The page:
We KNEW we should have stayed at Pam and Guy’s house in Andalusia when we woke up the morning of the 18th, both because of the smell of homemade biscuits but also because it was raining, and was scheduled to do so all day. But because we had plans to get to Atlanta, we reluctantly headed out. 2 hours and 25 miles later, in steady-to-hard rain that soaked through our clothes, stiff winds and 52 degree weather, we shivered our way into a Burger King in Elba, AL to get some warm beverages. We were planning to make it another 55 miles, to another warm showers host, but as we sat there chugging coffees and hot chocolates and growing significantly colder, we started to formulate other plans. Then, Madeleine went from cold to freezing and shivering so much that she nearly vibrated right off her BK bench, and we heard our mothers’ voices in our heads saying “you’re going to catch a cold! Or pneumonia!” So, unimpressively, we decided there was no way in hell we were going to bike 5 more hours in the freezing rain and checked into the local motel, and spent the day and evening with nothing to do in Elba, Alabama.
Some of those rolling hills
The next morning we had some moves to make to make up for the miles lost the day before, so up and out we went, happy to riding in the non-rain. We soon discovered that eastern Alabama has a hill country of its own! Who knew? Man, those rolling hills are no joke and made this day far harder than we expected. I think it was about 85 miles to Eufaula (we stayed in a state park just north of there), and it took us all day long with basically no breaks.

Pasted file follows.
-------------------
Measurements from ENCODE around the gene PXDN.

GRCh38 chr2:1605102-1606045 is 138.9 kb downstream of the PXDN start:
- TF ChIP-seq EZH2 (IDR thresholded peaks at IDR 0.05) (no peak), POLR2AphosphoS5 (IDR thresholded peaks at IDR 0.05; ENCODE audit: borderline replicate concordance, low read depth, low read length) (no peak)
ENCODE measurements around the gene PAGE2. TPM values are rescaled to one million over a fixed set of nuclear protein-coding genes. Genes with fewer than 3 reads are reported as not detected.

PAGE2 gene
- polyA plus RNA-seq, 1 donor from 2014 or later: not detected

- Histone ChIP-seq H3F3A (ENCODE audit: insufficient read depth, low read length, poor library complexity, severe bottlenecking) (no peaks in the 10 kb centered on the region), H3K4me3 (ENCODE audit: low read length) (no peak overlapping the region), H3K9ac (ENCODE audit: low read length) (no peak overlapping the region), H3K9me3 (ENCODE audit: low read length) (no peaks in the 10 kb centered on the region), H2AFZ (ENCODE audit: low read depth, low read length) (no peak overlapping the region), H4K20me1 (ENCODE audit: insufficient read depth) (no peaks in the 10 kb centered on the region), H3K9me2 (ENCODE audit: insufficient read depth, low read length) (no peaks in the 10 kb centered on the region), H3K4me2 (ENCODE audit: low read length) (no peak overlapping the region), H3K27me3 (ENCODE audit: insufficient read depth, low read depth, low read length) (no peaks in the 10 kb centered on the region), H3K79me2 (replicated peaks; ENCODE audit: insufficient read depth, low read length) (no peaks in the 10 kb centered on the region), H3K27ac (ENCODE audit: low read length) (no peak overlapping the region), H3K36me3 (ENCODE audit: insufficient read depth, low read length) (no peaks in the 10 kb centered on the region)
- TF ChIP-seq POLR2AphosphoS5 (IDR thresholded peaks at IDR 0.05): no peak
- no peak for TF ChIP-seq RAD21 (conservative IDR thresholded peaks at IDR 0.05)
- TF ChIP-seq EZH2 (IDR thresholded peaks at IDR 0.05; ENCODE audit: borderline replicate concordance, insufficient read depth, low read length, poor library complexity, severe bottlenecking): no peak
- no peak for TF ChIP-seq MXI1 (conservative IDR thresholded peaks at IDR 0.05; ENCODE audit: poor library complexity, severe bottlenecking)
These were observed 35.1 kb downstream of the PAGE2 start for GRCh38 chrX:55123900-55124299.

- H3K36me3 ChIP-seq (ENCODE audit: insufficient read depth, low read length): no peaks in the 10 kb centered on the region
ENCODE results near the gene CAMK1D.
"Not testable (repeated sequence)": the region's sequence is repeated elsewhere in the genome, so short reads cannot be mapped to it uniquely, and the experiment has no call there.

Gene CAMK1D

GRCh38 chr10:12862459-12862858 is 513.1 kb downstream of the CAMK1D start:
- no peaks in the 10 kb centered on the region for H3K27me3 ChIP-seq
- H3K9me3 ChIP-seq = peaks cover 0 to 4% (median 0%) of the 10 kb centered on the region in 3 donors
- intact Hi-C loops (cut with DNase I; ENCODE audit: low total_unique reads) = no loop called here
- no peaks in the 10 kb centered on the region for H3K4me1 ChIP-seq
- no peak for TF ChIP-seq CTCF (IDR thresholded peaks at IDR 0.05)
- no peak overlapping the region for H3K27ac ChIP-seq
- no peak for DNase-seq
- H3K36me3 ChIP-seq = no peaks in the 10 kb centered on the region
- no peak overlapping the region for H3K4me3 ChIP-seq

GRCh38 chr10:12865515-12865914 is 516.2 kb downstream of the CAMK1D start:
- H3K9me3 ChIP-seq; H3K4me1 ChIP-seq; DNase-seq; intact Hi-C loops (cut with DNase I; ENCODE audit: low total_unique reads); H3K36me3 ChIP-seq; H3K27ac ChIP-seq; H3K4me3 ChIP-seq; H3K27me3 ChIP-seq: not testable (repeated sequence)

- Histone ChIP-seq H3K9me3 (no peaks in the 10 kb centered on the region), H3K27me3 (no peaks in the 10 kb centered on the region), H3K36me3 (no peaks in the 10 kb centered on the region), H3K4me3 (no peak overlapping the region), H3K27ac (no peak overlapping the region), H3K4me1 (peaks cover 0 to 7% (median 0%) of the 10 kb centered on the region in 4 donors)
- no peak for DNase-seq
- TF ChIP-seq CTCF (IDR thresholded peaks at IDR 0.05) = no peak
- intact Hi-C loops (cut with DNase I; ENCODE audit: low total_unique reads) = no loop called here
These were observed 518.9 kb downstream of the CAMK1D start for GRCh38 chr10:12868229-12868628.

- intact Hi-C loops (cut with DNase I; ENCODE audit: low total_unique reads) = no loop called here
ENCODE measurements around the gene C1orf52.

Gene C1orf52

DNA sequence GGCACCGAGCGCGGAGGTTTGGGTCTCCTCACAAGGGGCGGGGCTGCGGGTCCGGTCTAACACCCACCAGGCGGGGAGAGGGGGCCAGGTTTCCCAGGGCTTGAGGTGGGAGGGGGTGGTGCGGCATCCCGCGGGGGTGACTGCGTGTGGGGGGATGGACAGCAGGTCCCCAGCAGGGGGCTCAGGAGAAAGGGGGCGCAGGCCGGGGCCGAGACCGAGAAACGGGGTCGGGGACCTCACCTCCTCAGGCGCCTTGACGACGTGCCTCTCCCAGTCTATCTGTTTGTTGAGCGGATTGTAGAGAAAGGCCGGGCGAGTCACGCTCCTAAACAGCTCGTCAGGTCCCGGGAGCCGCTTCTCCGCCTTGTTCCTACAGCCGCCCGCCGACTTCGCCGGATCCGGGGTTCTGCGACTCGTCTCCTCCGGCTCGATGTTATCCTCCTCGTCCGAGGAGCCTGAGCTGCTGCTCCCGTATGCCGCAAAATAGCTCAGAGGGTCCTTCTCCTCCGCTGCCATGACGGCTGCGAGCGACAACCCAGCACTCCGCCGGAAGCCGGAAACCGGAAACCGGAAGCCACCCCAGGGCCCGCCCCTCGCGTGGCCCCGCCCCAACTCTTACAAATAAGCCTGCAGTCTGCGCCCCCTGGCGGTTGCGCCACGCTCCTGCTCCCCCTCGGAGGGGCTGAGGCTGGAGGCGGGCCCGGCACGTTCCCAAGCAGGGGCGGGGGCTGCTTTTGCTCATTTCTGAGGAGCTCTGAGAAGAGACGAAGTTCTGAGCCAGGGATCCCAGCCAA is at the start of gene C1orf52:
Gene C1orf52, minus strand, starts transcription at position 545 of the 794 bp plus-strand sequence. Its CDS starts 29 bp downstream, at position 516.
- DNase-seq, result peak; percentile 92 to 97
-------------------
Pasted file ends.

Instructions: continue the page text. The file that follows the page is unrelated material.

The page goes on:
Mad stuffing a PB&J on the side of the road
But it sure was pretty
We finally made it to camp, ate some soup and got some serious sleep after the long day!
We are cutting North towards Atlanta, where we hope to arrive on Monday, so today we headed back into Alabama. But first we went out to breakfast with Jeb, a tradition of his so that he can swap biking stories with the cyclists he hosts in the Methodist Church. It’s fun to be able to sit down with other people who have done trips like this because they understand what it is to live on your bike in a way that is hard to describe to others. We enjoyed another one of our giant breakfasts at the cafe across the street with Jeb, and just before 9am we peddled out for another day of riding.
Before we turned to the North we had to go East for about 45 miles, and low and behold, we headed directly into yet another aggressive headwind. We assume that somehow karma will even itself out and the world will do something really nice for us one of these days, since we’re putting in so much time with these freaking headwinds. It was slow going, and it was 2pm of basically non-stop riding by the time we turned North.
We went through miles of pine forest in Florida and back into Alabama which was really beautiful, and we had a shoulder for about half the day but not the other. Going this way took us off our Adventure Cycling Associationmaps, so we are now in the land that’s not used to seeing cyclists all fully loaded up with their gear. At one gas station this very nice and toothless gentlemen came up to us and inquired what on earth we were doing, and when we told him, he said “Damn, y’all are gonna be in the book of World Records!” We hope he’s right.
Pam, one of our hosts for the evening, regaling us with stories from their cycling adventures